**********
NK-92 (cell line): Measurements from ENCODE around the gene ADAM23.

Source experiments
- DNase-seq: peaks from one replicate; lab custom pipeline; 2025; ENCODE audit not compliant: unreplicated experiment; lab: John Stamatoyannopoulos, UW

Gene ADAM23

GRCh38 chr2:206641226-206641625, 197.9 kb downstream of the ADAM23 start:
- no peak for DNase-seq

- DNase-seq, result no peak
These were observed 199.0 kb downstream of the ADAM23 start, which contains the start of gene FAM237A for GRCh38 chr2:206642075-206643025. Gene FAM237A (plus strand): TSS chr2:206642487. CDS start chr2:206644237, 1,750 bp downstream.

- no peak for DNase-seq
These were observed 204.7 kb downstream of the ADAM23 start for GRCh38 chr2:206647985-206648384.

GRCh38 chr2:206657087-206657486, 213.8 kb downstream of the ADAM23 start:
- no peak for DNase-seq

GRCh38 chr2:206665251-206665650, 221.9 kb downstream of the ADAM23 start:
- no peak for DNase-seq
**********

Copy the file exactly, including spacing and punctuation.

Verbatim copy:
NK-92 (cell line): Measurements from ENCODE around the gene ADAM23.

Source experiments
- DNase-seq: peaks from one replicate; lab custom pipeline; 2025; ENCODE audit not compliant: unreplicated experiment; lab: John Stamatoyannopoulos, UW

Gene ADAM23

GRCh38 chr2:206641226-206641625, 197.9 kb downstream of the ADAM23 start:
- no peak for DNase-seq

- DNase-seq, result no peak
These were observed 199.0 kb downstream of the ADAM23 start, which contains the start of gene FAM237A for GRCh38 chr2:206642075-206643025. Gene FAM237A (plus strand): TSS chr2:206642487. CDS start chr2:206644237, 1,750 bp downstream.

- no peak for DNase-seq
These were observed 204.7 kb downstream of the ADAM23 start for GRCh38 chr2:206647985-206648384.

GRCh38 chr2:206657087-206657486, 213.8 kb downstream of the ADAM23 start:
- no peak for DNase-seq

GRCh38 chr2:206665251-206665650, 221.9 kb downstream of the ADAM23 start:
- no peak for DNase-seq